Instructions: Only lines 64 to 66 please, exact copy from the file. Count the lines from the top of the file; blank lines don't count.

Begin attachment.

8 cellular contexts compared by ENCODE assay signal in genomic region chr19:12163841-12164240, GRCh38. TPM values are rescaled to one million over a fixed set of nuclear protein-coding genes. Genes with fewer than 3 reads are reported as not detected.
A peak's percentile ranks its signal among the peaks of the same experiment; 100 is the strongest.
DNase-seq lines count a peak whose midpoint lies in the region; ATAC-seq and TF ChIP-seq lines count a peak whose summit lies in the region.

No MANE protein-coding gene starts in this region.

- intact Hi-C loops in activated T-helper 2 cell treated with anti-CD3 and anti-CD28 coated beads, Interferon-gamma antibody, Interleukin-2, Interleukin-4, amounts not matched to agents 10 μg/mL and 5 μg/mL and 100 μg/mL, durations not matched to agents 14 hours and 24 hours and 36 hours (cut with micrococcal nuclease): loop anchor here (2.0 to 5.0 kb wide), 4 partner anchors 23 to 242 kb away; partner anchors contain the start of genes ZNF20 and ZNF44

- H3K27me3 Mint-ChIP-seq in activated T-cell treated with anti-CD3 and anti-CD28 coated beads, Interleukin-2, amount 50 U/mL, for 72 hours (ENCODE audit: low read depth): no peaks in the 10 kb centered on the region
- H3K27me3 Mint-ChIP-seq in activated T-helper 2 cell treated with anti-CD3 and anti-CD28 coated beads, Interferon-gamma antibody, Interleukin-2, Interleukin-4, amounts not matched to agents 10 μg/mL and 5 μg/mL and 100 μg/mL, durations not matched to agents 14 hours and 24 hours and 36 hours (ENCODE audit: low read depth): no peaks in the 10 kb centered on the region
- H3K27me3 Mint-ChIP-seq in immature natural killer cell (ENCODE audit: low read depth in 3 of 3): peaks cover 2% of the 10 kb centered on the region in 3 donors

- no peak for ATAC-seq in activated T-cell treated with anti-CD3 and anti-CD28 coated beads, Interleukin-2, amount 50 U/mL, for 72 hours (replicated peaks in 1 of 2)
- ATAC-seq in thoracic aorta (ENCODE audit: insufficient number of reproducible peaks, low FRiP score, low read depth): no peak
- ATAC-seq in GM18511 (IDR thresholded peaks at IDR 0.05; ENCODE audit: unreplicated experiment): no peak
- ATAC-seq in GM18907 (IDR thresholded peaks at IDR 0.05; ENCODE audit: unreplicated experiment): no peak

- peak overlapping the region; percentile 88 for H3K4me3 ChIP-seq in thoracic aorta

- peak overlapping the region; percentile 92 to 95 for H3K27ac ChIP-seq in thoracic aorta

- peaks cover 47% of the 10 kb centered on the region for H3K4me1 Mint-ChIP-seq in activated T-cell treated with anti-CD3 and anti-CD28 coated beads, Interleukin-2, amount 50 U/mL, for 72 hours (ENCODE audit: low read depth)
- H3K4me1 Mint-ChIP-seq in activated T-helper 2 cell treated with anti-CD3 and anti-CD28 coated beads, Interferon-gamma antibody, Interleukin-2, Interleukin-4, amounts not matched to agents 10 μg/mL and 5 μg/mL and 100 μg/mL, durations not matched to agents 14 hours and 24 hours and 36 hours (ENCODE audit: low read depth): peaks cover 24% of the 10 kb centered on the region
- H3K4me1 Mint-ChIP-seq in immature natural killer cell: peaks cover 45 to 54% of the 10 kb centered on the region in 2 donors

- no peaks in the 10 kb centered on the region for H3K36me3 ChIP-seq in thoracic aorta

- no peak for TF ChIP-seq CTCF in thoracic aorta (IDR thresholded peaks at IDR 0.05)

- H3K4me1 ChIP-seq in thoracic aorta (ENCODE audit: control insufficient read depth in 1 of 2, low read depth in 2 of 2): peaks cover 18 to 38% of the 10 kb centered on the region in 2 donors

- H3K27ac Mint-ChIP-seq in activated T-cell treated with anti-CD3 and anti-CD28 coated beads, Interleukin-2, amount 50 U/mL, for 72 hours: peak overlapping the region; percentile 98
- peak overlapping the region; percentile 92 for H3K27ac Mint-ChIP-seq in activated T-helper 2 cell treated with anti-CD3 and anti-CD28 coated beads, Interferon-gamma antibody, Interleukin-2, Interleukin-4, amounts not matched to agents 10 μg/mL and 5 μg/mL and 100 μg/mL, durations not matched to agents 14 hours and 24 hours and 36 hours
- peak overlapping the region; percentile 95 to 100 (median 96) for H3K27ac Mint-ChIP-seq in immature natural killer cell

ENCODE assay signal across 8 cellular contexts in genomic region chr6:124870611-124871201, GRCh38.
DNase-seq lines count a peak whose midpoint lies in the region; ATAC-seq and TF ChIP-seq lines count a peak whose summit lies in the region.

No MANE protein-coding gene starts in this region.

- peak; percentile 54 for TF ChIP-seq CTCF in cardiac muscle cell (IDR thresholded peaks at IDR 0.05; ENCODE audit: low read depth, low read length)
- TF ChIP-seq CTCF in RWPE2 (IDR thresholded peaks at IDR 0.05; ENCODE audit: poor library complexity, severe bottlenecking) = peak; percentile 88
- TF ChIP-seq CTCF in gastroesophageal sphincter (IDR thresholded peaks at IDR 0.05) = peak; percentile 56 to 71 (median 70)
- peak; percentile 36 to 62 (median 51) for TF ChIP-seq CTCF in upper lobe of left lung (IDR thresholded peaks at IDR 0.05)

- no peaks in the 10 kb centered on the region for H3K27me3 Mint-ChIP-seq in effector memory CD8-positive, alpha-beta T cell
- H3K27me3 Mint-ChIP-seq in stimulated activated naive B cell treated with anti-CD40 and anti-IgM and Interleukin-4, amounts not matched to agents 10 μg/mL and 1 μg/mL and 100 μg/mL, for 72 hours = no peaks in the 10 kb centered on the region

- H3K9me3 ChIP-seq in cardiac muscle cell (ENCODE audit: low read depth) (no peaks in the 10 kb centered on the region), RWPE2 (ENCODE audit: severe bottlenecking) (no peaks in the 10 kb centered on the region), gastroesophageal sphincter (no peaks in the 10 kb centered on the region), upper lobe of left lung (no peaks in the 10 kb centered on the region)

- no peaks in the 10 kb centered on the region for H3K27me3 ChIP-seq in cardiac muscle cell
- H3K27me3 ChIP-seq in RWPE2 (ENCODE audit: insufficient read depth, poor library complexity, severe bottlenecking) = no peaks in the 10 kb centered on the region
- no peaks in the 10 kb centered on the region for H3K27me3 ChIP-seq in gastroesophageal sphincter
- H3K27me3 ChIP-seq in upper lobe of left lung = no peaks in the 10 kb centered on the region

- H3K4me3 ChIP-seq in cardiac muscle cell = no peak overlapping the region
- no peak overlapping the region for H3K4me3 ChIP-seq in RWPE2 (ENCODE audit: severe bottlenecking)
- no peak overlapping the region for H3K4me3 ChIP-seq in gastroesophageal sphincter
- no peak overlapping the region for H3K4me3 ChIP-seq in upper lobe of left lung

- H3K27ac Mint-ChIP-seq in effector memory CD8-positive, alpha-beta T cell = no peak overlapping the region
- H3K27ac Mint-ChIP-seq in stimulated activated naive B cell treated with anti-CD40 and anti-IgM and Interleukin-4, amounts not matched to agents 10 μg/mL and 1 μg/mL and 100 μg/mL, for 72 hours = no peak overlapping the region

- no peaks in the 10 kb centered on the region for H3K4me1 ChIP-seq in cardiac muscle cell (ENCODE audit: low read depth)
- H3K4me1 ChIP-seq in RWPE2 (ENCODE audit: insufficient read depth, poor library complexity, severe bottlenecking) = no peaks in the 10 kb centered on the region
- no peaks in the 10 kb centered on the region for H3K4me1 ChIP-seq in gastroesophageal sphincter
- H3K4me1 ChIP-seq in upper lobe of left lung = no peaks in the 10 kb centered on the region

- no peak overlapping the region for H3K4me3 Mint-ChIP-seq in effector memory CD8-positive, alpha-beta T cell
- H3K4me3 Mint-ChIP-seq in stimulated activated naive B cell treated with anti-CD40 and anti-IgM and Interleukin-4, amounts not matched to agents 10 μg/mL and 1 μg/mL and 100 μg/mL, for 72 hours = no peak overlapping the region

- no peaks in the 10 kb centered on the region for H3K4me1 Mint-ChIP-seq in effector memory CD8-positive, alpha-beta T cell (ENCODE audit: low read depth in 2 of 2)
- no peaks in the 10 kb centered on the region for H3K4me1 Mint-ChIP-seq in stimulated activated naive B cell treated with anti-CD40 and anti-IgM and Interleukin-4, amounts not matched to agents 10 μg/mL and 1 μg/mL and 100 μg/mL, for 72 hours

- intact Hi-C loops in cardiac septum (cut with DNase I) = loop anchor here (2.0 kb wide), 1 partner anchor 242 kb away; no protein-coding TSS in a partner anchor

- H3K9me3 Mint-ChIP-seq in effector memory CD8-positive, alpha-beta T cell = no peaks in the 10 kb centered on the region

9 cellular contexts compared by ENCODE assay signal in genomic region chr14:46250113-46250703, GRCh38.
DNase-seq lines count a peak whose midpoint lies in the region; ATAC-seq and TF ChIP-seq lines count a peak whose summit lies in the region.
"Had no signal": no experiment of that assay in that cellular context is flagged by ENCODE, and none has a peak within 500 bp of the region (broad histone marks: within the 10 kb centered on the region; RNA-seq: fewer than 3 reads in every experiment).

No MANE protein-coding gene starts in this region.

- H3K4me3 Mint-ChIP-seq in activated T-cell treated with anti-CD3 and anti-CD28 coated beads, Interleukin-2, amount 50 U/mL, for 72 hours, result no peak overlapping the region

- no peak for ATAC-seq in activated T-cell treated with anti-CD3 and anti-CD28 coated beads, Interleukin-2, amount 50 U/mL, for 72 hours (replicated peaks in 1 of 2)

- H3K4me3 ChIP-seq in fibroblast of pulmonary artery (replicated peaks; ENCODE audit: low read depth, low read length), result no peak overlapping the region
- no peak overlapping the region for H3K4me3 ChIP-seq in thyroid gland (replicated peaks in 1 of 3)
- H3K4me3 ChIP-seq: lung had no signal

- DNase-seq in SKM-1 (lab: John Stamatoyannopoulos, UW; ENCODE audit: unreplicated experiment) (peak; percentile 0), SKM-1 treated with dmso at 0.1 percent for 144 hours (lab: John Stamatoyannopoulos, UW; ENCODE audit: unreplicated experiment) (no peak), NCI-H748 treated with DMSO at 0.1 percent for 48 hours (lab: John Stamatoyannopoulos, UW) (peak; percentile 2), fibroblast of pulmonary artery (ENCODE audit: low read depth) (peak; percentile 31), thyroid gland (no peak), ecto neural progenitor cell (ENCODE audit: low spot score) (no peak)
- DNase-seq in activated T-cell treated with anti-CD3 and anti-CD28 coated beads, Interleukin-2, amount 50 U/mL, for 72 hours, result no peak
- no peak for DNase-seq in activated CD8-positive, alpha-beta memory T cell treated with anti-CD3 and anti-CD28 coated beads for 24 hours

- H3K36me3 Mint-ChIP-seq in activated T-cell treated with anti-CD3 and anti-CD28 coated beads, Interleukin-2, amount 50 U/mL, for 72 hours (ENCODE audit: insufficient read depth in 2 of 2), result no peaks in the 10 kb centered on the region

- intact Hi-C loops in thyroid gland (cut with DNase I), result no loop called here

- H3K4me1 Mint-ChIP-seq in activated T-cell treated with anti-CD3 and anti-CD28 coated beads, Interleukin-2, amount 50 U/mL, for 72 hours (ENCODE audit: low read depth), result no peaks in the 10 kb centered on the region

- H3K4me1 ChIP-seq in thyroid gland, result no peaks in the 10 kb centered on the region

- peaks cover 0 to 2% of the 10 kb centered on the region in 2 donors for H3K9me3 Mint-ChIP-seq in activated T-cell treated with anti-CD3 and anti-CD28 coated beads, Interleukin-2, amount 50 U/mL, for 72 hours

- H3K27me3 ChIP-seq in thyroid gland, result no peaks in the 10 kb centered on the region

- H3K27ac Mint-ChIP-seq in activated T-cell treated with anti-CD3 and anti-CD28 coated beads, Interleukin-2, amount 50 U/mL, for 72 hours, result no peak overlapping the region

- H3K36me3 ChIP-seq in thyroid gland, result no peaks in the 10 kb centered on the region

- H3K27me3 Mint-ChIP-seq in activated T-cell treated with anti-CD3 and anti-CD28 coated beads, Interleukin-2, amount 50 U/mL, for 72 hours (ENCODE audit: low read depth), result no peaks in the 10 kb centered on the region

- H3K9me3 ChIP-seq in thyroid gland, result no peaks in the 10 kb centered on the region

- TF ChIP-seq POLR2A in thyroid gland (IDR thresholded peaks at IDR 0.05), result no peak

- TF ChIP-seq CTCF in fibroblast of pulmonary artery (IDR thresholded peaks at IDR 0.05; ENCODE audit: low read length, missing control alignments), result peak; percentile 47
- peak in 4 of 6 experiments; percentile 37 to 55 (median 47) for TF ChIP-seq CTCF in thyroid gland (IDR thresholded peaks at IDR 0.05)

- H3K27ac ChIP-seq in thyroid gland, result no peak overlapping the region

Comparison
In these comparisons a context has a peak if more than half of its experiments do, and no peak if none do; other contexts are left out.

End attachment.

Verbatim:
- DNase-seq in activated T-cell treated with anti-CD3 and anti-CD28 coated beads, Interleukin-2, amount 50 U/mL, for 72 hours, result no peak
- no peak for DNase-seq in activated CD8-positive, alpha-beta memory T cell treated with anti-CD3 and anti-CD28 coated beads for 24 hours

- H3K36me3 Mint-ChIP-seq in activated T-cell treated with anti-CD3 and anti-CD28 coated beads, Interleukin-2, amount 50 U/mL, for 72 hours (ENCODE audit: insufficient read depth in 2 of 2), result no peaks in the 10 kb centered on the region